What helps pull it off is a performance for the ages by the late Heath Ledger. By now most everybody knows that Ledger died shortly after filming completed of an accidental overdose of prescription medicines and would win nearly every acting award posthumously for his work here. There are those who felt that it might well have been a sympathy vote but even had Ledger not passed away he would have deserved every accolade. His Joker is complex, insane yes but not a caricature – this is a real flesh and blood madman who is equal parts brilliant to equal parts insane. He is the center of the movie even if he’s not onscreen for much of it. His presence is felt in every moment of the film and when he is onscreen, there is no doubt that Ledger is the center of audience attention.

It also helps that nearly every other performance in this movie is outstanding. Eckhart’s craggy good looks make him the all-American hero, from dimpled chin to brilliant smile making his fall all the more wrenching. Gyllenhaal, who replaced Kate Holmes in the role (she inexplicably gave up the part to work in Mad Money with Diane Keaton and Queen Latifah…huh?) is much sweeter and more down-to-earth, making her a better fit than the fidgety Holmes. Freeman and Caine are also terrific, playing both ends of Batman’s moral compass. Oldman gets to play the hero, something he rarely gets to do (although his Sirius Black performance in the Harry Potter film might bring more of those roles his way).

Bale is the lead role here but to be quite honest he isn’t the focus. It takes a generous performer to allow his cast mates to shine, particularly when you are the de facto lead but Bale did that here, stepping out of the spotlight (or the Bat-Signal more appropriately) to become a part of an ensemble more than the heroic lead. It’s a gutsy move by both director and star and it pays off in spades.

The movie has an epic sense to it as well as a sense of tragedy which elevate this above the usual popcorn fare. The excellent script, by Nolan and his brother Jonathan, is almost Shakespearean in its scope. Those who denigrate comic books and the movies based on them as childish and one-dimensional would do well to watch this movie. These are characters you care about that have problems you can relate to in a setting that’s grand and larger than life.

The Dark Knight proves beyond a shadow of a doubt that a big popcorn movie can be intelligent and daring as well, and still make box office bucks. It establishes Nolan as one of the great directors working today. A sequel is currently being filmed as of this writing for release in July of 2012 and barring a complete meltdown will likely be the Big Kahuna in terms of box office next year. If it’s half as good as this movie was, it will earn that title proudly.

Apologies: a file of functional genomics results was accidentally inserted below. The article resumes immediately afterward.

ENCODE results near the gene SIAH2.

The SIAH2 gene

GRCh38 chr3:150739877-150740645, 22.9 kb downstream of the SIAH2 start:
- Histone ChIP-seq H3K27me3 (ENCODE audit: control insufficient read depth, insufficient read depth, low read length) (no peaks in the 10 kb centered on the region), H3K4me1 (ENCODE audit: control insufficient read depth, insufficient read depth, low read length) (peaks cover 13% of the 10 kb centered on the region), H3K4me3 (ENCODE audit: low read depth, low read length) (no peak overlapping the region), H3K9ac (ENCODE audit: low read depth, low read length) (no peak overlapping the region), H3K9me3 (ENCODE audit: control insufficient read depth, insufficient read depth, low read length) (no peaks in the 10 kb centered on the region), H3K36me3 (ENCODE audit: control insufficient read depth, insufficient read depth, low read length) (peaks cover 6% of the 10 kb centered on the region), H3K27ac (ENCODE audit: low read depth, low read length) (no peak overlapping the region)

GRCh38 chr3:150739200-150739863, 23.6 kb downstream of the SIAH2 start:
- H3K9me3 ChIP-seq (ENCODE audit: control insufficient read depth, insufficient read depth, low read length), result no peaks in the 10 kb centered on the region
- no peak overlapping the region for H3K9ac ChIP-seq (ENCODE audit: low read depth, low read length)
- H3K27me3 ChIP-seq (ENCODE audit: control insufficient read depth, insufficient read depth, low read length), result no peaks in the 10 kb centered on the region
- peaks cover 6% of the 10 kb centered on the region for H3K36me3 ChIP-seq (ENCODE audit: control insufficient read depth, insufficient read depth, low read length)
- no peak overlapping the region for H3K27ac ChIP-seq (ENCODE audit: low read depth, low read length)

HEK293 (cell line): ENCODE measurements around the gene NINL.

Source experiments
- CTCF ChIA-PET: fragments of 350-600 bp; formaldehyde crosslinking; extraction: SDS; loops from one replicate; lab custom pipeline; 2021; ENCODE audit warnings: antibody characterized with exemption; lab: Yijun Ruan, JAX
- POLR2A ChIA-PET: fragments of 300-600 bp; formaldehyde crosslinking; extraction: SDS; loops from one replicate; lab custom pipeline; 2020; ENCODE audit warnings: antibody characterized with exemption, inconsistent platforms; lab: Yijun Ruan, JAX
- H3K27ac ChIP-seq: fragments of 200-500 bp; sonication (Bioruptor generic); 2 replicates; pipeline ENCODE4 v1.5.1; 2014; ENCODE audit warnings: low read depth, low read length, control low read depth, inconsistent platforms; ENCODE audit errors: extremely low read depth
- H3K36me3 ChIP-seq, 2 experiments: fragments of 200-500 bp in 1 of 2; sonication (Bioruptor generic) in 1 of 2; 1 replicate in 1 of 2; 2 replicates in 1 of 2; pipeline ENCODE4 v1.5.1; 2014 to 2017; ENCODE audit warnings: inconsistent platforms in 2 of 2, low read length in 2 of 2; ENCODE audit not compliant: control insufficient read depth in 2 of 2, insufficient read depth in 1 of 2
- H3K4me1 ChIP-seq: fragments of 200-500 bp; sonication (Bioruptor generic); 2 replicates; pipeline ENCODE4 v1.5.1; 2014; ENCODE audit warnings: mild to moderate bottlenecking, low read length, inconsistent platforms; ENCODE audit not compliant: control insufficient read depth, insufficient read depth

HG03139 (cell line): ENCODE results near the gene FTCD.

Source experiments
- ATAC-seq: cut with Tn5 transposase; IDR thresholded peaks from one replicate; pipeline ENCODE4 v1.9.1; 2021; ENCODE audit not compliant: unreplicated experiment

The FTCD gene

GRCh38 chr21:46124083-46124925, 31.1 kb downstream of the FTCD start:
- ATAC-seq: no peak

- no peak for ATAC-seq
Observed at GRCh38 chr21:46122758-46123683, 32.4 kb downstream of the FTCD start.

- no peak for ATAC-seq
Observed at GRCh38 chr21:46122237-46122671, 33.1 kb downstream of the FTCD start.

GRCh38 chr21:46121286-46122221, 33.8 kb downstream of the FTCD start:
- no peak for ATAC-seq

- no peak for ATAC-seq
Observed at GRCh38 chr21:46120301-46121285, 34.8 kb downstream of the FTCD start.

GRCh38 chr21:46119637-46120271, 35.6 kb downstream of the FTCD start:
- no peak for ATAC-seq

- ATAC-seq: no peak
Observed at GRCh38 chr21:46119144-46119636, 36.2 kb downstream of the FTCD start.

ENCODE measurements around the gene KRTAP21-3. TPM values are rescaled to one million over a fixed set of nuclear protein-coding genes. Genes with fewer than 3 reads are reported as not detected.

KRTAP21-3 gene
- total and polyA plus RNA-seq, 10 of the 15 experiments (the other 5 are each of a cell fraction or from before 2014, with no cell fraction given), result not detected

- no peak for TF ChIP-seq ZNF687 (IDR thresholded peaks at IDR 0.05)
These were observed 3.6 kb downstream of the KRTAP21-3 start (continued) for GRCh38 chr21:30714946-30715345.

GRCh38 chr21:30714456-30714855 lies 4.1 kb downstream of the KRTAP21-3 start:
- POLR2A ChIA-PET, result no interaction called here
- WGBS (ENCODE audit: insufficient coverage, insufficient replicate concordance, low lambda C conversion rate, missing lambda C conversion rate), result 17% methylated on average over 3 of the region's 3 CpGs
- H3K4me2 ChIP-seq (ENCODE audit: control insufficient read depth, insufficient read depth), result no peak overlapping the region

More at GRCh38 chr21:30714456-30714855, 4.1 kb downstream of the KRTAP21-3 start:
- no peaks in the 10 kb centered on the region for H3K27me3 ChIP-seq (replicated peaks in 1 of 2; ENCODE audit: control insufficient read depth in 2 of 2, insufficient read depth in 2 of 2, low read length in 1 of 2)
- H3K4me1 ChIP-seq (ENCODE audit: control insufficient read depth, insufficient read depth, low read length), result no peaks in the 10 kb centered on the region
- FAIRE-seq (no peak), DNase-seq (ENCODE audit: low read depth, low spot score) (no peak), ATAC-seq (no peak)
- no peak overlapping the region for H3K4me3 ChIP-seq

WHY RENT THIS: Ledger’s performance is one of the greatest ever on film. Tremendous action and a great story make this one of the best comic book movies ever made.

WHY RENT SOMETHING ELSE: Too many characters create too many subplots.

FAMILY VALUES: Some of the violence is awfully intense and the Joker can be extremely disturbing.

TRIVIAL PURSUIT: The first Batman movie that features none of the following elements – Bruce Wayne in a tuxedo, Wayne manor or live/CGI bats. It is also the fourth movie to bring in a billion dollars in worldwide box office, and the first comic book-based movie to win an acting Oscar (Heath Ledger for Best Supporting Actor).

NOTABLE DVD EXTRAS: The 2-Disc DVD set includes some promotional viral videos of various cast members in characters being interviewed on a faux news program about the notorious Batman. There are also some featurettes on the Blu-Ray that cover the gadgets Batman uses as well as examining the psychology of Bruce Wayne.

BOX OFFICE PERFORMANCE: $1B on a $185M production budget; the movie was a ginormous blockbuster.

FINAL RATING: 9.5/10

TOMORROW: Mammoth

1 thought on “The Dark Knight

  1. I like your analysis of the Joker: “This is a real flesh and blood madman who is equal parts brilliant to equal parts insane.”

    I agree. That is a major theme in the film: ” The best of us can be pushed towards darkness under the right circumstances.” And yet on the ferries, some vote in favor of blowing up the other ferry, while others vote against it.

    I wrote a short essay (400 words) on The Dark Knight called “When Mass Surveillance is Necessary.”

    If you would like to read it, I am open to any feedback: https://christopherjohnlindsay.wordpress.com/2016/06/01/the-dark-knight/